Columbus Statehouse Visit

I set out today to scout out a location for a future shoot of the Huntington building, but was drawn in by the new holocaust memorial by Daniel Libeskind. There is a great story engraved on the two large masses. The mass is divided by a void in the form of the Star of David. It breaks though even though it is lacking mass or proper form. The star is never complete, and no matter where you view it from, it is always broken, but you still find yourself trying to align your perspective to make it whole. It’s a strikingly simple gesture. But very powerful. I have been studying Julius Shulman recently, and have gained “some” insights into his compositional techniques. I have become very conscious of my process recently. If I have learned anything from Julius Shulman, its that the architecture has to inform the photographer on how it should be photographed. It’s like the relationship between a photographer and model. You have to understand what the architecture is trying to say if you have any chance of communicating it visually. Photographers use light dark values and leading lines to control the conversation. In the Holocaust photo, I want to show the strength and fragility of each form. There is a forward motion to the star that seem to break the mass apart. It was quite cold that day and it started to snow, so I decided a interior shoot might be in order so I popped into the State House to see what might come of the visit. I wanted to work on some compositional techniques. Mostly what I was working on was finding good leading lines, strong graphic composition, and defining perimeters.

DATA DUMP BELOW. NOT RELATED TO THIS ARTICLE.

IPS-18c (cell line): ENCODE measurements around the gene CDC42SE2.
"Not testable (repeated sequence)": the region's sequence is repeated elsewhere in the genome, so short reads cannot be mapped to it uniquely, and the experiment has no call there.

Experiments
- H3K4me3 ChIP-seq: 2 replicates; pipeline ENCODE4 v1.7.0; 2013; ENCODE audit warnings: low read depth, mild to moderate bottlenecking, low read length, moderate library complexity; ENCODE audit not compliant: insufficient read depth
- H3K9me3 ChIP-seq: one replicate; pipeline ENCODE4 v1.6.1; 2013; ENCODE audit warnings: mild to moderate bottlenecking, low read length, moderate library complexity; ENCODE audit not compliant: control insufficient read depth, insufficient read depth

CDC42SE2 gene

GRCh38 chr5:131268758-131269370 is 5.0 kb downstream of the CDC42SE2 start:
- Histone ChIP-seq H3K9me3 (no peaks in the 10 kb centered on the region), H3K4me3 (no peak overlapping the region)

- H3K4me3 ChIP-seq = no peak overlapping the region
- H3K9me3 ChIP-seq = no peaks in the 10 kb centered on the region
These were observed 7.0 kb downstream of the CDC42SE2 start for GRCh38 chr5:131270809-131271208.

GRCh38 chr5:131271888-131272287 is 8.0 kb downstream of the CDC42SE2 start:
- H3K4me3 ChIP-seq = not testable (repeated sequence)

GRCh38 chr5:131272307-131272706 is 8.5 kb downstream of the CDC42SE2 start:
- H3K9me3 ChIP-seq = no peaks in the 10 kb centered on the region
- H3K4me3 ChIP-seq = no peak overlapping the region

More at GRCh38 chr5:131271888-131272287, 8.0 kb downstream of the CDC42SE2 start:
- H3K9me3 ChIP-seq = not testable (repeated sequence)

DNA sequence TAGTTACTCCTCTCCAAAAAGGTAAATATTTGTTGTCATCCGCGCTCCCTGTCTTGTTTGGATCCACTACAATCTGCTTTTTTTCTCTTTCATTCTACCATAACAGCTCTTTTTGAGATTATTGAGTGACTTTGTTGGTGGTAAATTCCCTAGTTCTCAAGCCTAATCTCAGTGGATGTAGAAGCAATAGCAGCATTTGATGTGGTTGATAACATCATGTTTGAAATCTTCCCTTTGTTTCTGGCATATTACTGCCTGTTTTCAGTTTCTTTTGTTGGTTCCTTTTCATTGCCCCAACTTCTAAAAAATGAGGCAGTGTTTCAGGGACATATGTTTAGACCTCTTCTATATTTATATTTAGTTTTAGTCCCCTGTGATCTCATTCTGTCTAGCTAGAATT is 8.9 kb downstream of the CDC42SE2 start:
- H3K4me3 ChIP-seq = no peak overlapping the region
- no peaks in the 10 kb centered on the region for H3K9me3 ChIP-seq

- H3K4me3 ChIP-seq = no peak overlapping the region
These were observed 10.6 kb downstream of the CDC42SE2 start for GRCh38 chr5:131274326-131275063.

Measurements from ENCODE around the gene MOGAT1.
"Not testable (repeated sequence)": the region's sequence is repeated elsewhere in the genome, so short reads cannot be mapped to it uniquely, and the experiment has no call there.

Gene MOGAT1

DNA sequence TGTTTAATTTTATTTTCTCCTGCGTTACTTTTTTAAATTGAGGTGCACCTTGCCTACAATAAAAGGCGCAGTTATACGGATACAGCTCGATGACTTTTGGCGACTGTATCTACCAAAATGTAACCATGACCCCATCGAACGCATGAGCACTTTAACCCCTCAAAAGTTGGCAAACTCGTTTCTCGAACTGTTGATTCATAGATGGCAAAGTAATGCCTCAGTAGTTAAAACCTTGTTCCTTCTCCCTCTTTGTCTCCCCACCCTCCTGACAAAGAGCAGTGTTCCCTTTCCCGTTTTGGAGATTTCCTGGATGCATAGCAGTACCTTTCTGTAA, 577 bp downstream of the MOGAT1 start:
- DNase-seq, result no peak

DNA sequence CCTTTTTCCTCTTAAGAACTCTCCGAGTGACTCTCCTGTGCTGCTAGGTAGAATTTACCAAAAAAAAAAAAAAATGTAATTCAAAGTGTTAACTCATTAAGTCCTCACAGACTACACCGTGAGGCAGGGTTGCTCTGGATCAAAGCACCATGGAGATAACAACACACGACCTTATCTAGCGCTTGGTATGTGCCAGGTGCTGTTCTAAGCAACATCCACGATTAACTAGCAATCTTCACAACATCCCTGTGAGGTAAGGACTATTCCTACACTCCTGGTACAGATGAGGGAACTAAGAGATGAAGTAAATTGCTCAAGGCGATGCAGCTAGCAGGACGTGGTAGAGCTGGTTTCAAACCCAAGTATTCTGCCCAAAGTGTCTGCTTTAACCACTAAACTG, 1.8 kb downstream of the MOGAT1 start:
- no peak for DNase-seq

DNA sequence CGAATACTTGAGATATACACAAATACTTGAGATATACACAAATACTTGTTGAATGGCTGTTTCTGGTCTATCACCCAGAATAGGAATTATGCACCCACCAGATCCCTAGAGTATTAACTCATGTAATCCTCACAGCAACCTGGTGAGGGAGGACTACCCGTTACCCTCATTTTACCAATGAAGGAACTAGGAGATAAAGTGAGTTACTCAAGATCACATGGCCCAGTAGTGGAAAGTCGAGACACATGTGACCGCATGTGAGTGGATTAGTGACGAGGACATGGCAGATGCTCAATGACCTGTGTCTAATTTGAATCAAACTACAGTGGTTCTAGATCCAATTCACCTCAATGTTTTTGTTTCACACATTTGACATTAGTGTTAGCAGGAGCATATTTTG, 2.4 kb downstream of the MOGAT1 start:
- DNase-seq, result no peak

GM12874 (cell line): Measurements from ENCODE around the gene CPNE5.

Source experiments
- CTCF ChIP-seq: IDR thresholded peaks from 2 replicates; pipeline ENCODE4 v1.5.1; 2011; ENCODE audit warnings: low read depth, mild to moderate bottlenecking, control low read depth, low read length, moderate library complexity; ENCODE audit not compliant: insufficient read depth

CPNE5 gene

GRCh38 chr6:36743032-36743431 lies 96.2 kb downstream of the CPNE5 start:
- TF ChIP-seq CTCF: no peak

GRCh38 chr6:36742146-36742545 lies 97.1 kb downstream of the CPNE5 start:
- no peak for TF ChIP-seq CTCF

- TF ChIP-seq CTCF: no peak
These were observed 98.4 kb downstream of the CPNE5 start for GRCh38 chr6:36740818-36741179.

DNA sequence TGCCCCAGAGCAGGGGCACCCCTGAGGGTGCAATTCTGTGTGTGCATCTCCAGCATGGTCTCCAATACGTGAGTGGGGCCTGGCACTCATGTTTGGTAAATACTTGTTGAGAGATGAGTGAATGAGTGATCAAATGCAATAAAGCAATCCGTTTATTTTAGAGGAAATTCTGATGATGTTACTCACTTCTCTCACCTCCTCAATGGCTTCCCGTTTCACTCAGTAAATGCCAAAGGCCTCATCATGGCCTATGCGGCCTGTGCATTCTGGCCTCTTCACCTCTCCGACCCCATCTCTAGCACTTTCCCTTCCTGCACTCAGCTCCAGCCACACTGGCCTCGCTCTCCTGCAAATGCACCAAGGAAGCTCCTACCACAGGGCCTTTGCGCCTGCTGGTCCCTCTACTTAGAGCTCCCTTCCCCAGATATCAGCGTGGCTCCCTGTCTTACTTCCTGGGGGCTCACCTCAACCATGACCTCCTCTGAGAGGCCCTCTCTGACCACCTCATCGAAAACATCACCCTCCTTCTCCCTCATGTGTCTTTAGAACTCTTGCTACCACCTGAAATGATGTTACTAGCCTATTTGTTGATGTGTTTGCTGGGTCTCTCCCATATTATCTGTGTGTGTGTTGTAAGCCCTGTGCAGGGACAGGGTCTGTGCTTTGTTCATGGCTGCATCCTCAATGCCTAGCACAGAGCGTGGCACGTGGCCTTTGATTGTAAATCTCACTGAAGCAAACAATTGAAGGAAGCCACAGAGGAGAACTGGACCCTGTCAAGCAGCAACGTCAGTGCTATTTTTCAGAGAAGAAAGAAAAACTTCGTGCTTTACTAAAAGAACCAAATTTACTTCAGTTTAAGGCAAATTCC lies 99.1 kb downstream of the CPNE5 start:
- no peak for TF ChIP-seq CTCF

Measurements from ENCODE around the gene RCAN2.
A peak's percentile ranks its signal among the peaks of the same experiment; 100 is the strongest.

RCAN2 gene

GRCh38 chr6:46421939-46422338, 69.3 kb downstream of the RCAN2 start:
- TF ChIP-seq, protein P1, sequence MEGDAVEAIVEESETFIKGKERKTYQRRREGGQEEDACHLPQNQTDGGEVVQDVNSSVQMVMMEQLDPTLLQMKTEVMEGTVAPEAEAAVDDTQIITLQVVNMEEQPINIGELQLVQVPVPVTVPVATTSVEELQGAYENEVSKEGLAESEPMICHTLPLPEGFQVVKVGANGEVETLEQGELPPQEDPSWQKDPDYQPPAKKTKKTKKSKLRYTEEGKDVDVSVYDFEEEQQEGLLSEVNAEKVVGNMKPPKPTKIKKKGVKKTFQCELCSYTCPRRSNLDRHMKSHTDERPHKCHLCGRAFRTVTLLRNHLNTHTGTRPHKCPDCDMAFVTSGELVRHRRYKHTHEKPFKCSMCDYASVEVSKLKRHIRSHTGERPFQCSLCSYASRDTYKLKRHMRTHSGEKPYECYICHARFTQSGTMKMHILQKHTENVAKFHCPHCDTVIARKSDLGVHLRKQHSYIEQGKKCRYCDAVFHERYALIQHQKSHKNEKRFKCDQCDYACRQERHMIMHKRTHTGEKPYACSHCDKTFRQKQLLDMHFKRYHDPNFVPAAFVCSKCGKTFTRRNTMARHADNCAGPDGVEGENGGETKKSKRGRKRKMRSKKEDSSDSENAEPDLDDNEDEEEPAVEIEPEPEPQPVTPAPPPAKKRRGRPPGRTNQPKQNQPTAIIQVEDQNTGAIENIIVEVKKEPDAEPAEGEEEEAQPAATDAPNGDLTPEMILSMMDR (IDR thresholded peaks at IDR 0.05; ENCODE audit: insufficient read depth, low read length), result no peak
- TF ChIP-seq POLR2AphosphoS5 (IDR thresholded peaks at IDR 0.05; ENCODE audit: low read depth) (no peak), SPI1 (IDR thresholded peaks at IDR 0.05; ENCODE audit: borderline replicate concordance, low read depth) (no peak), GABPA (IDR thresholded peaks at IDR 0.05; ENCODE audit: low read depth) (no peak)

The state house proved to be a great subject. My biggest challenge shooting this was hand holding my camera perfectly level and centered in the space, in a fairly dim environment. If I was off by half an inch the symmetry was blown. Tripods are not allowed here as the guard informed me. Very friendly guards by the way…. The last shot of the day was walking down High St. when I saw the large neon sign. I knew it would create a nice visual entry point for my image and had strong leading line down toward the doorway. I framed it up with the mullions on the left and the treeline and trash can on the right. and I waited for someone to enter the space underneath the sign. I would have preferred someone wearing white, but I realized at that moment I was parked in a tow away zone, so I called it a day…. all in all, pretty good day.